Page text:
Duration of resuscitation efforts and survival after in-hospital cardiac arrest: an observational study

Zachary D Goldberger, Paul S Chan, Robert A Berg, Steven L Kronick, Colin R Cooke, Mingrui Lu, Mousumi Banerjee, Rodney A Hayward, Harlan M Krumholz, Brahmajee K Nallamothu
Lancet 2012 October 27, 380 (9852): 1473-81

BACKGROUND: During in-hospital cardiac arrests, how long resuscitation attempts should be continued before termination of efforts is unknown. We investigated whether duration of resuscitation attempts varies between hospitals and whether patients at hospitals that attempt resuscitation for longer have higher survival rates than do those at hospitals with shorter durations of resuscitation efforts.

METHODS: Between 2000 and 2008, we identified 64,339 patients with cardiac arrests at 435 US hospitals within the Get With The Guidelines—Resuscitation registry. For each hospital, we calculated the median duration of resuscitation before termination of efforts in non-survivors as a measure of the hospital's overall tendency for longer attempts. We used multilevel regression models to assess the association between the length of resuscitation attempts and risk-adjusted survival. Our primary endpoints were immediate survival with return of spontaneous circulation during cardiac arrest and survival to hospital discharge.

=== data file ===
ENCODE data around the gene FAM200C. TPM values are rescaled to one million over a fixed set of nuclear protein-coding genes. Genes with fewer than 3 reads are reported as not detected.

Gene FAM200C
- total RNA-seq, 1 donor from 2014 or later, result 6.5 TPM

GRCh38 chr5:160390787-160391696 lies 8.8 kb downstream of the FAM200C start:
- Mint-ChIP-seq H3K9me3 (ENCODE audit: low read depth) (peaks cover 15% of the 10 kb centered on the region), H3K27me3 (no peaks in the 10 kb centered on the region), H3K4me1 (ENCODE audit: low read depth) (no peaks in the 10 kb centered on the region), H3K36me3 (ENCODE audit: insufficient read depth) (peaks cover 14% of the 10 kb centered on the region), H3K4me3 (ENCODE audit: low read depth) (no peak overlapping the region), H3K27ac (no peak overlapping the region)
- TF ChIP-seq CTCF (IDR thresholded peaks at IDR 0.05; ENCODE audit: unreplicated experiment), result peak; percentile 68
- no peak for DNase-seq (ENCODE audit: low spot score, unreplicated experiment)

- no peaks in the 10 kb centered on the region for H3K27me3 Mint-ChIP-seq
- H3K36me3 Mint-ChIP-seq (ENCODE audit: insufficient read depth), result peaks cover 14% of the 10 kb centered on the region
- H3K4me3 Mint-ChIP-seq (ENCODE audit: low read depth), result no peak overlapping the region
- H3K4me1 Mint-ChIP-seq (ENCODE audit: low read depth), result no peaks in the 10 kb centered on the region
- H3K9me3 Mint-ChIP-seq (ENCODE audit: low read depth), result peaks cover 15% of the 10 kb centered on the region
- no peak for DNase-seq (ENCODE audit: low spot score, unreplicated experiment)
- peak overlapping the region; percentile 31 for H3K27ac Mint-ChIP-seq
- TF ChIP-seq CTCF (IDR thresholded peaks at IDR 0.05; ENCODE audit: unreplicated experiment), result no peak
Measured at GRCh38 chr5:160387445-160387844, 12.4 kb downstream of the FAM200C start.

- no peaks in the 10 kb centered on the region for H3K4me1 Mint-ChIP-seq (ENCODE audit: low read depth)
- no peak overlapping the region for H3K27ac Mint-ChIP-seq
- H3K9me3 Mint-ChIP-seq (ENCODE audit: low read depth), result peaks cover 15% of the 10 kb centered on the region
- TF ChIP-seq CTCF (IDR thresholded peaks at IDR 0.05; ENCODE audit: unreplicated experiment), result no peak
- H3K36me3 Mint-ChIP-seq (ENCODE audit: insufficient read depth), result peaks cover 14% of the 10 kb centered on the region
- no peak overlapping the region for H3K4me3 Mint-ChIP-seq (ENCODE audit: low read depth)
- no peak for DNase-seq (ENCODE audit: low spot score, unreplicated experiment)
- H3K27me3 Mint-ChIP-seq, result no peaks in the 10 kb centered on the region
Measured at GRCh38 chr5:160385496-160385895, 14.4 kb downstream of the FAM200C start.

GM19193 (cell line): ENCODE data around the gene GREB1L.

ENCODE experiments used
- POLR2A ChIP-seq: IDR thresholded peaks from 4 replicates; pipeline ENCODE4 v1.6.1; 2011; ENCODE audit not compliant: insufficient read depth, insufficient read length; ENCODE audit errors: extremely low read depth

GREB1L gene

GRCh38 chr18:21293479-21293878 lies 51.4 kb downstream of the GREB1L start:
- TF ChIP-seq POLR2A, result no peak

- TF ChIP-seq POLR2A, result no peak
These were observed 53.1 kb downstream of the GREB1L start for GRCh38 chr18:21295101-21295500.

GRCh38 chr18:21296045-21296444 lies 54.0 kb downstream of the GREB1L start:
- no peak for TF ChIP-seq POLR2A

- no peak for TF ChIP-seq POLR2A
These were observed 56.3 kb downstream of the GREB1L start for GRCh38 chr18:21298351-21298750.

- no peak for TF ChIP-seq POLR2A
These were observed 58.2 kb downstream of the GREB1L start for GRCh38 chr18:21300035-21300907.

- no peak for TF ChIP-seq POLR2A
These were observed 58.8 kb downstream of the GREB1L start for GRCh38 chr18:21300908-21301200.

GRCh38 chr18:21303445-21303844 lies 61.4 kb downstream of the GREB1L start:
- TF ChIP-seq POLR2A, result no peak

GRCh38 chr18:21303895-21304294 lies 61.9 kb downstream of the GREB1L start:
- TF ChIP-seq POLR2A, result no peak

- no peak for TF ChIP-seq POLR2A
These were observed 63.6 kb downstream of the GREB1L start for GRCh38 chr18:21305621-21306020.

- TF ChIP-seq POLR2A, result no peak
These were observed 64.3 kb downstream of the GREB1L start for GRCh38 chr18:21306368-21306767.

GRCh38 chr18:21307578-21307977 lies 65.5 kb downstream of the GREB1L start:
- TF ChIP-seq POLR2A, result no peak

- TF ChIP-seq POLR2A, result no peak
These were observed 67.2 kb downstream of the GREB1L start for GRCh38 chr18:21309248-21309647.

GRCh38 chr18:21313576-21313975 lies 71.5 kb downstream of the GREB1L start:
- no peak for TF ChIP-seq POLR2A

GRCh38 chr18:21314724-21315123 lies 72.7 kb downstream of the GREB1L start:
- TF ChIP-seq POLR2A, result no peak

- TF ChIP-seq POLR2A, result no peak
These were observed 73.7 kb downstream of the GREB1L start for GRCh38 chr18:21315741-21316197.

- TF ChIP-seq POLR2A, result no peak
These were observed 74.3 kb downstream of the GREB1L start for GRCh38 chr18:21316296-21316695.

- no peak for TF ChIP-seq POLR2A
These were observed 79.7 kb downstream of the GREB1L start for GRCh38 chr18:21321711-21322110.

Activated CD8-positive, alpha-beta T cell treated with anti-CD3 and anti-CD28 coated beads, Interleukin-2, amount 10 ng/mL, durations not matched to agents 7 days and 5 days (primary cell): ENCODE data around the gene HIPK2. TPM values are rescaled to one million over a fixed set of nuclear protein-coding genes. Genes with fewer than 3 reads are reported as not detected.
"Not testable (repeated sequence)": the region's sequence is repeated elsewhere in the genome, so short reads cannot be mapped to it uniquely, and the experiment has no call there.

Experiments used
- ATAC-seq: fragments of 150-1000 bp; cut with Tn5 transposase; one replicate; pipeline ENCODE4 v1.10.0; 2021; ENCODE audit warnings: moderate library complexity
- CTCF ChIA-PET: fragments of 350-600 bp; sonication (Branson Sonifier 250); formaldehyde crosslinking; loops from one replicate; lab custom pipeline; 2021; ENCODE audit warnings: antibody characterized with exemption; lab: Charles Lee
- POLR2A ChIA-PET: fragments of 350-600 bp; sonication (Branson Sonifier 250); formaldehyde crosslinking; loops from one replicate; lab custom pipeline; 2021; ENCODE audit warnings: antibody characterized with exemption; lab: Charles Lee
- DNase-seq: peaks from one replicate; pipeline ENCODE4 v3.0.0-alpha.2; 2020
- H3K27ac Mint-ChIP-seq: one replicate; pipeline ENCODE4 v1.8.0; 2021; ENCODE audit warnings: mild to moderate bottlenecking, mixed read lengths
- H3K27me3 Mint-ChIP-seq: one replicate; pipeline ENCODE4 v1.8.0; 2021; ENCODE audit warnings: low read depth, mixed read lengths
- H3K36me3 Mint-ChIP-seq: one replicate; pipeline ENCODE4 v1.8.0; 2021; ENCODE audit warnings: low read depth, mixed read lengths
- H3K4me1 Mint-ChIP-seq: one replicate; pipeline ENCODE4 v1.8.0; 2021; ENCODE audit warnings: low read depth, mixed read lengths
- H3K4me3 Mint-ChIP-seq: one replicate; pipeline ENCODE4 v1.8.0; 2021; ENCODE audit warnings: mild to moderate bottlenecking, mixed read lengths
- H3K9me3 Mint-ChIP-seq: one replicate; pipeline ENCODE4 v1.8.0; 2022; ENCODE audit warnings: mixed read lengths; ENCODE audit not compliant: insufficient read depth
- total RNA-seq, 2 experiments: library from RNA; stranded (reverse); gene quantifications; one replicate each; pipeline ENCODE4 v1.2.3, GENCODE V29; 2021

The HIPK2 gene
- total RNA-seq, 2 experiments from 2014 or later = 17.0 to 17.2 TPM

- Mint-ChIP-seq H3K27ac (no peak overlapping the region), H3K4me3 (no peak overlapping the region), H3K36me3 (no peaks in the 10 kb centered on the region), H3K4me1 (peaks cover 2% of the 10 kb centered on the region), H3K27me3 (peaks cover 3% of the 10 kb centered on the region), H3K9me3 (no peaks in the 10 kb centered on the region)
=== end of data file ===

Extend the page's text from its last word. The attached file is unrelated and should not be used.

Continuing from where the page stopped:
FINDINGS: 31,198 of 64,339 (48·5%) patients achieved return of spontaneous circulation and 9912 (15·4%) survived to discharge. For patients achieving return of spontaneous circulation, the median duration of resuscitation was 12 min (IQR 6-21) compared with 20 min (14-30) for non-survivors. Compared with patients at hospitals in the quartile with the shortest median resuscitation attempts in non-survivors (16 min [IQR 15-17]), those at hospitals in the quartile with the longest attempts (25 min [25-28]) had a higher likelihood of return of spontaneous circulation (adjusted risk ratio 1·12, 95% CI 1·06-1·18; p<0·0001) and survival to discharge (1·12, 1·02-1·23; 0·021).

INTERPRETATION: Duration of resuscitation attempts varies between hospitals. Although we cannot define an optimum duration for resuscitation attempts on the basis of these observational data, our findings suggest that efforts to systematically increase the duration of resuscitation could improve survival in this high-risk population.

FUNDING: American Heart Association, Robert Wood Johnson Foundation Clinical Scholars Program, and the National Institutes of Health.

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